A Business Insurance Agent Helps You Plan against Serious Work Hazards
On May 16, 2013, Hugo Hernandez Palomino, 28, was working on scaffolding when he was hit by a transformer. The force hurled him 8 feet into the air and down to the concrete surface below, paralyzing him from the neck down. The workers were told that the transformer had been de-energized when in fact, it had not. Palomino sued for negligence and was awarded $21.7 million for medical care, as well as for past and future lost wages.
Palomino’s case is just one of thousands of occupational accidents in the U.S. As of 2013, the latest recorded year, there were about 3,929 fatalities, 20.3% of which were in construction. Forty percent were due to transportation accidents, 17% were due to persons/animals violence, and 16% were due to contact with objects, falls, and slips and trips. The combined efforts of OSHA, state administrators, employers, union advocates and safety professionals have significantly reduced occupational injuries. Since 1970, fatalities went down by more than 65%, and injuries and illnesses by 67%.
Types of Hazards
Hazards are anything that cause workplace-related injuries and illnesses, and are classified into four main types.
Chemical: Solvents, gasoline, paint, smoke, asbestos, carbon monoxide, etc.
Biological: Contagious illnesses such as common cold, influenza, that may be contracted airborne, or through bodily fluids; also includes insect bites, fungal/bacterial infection, and animal aggression wounds and sickness from droppings.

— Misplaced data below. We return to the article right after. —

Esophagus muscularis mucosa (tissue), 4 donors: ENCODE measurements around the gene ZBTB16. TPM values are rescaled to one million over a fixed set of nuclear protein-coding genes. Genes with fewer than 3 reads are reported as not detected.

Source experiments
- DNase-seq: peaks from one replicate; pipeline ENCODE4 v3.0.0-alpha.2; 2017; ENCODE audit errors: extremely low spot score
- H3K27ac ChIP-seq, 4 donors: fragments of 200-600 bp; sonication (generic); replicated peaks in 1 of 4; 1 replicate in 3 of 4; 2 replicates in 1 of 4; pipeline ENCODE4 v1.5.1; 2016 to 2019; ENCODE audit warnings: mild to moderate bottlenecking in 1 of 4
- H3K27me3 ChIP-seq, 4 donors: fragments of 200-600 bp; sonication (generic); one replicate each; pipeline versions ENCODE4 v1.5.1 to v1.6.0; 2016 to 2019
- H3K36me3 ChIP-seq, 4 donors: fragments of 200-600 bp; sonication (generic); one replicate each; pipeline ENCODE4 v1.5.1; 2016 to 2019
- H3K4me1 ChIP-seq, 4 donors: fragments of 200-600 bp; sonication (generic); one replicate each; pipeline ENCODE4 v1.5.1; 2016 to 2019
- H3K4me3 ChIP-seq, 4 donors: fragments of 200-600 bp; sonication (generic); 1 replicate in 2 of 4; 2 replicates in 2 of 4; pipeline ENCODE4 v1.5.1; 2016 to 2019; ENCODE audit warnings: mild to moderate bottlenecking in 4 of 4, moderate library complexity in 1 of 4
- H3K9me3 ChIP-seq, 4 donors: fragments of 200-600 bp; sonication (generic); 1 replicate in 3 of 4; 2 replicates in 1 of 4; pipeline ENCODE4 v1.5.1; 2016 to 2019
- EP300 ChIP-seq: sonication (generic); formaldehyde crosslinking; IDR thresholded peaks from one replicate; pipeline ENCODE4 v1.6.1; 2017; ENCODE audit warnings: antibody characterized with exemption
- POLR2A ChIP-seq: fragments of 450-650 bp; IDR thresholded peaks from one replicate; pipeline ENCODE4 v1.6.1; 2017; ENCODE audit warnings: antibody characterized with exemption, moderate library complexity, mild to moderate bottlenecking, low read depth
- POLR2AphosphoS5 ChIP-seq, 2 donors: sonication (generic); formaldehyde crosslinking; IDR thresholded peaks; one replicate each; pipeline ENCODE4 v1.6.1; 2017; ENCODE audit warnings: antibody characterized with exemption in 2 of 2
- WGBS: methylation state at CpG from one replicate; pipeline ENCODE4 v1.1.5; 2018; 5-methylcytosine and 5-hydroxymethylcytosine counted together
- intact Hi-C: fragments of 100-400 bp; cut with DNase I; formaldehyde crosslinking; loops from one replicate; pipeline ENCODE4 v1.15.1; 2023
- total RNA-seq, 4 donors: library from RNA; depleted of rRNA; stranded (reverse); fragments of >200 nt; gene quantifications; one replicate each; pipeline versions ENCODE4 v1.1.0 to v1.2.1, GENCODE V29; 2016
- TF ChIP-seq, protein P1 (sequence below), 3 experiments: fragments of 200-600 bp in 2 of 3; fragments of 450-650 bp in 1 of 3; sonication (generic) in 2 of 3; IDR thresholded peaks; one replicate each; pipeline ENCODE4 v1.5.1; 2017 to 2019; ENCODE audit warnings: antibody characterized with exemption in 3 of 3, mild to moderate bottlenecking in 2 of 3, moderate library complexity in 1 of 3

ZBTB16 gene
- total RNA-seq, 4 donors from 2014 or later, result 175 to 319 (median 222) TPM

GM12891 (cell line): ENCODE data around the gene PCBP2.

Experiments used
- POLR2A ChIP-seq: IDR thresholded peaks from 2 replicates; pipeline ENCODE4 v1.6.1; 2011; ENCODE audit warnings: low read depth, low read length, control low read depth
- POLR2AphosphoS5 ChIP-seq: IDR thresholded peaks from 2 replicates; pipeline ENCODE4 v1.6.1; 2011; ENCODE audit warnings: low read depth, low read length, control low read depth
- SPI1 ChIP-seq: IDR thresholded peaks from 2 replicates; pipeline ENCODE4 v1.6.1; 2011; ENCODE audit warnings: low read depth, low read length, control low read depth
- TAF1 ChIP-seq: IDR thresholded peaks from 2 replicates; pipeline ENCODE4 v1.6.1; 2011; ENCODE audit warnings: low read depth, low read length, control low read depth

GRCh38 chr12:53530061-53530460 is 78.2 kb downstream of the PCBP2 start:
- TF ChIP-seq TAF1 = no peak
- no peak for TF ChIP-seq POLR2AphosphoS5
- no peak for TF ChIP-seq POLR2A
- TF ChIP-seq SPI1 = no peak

Physical: Any situation that can cause wounds, tripping or falling, or electrocution, such as wet floors, heavy machineries, knives, poor wiring, defective ladders, or even sources of noise that can damage hearing.
Ergonomic: Seemingly harmless working conditions that may cause bodily harm in due time. Examples are Carpal Tunnel Syndrome, repetitive motion injuries, uncomfortable chairs and desks and poor lighting.
Impact on Business
According to many a professional business insurance agent, workplace injuries incur different kinds of costs. Take social costs, for example, where the community ends up shouldering the task of caring for the permanently incapacitated without benefiting from his contributions in return. There are also organizational costs, where a business expends time and effort to train a replacement. Not to be overlooked are the economic costs, given that considerable money is expended to provide for the injured person’s needs.
In light of the above, experienced business insurance brokers emphasize the importance of risk management planning. A company’s finances can go wayward if the owners don’t have a vivid picture of what risks their business faces. Firms like Allied Insurance Managers, Inc. engineer comprehensive risk management programs that include disaster planning, hazard recognition, safety program consultation, job safety analysis, and preparation for OSHA inspection to raise safety standards and minimize work-related injuries.
(Source: Paralyzed construction worker awarded $21.7 million after accident at Pepco site, Washingtonpost.com, October 24, 2014)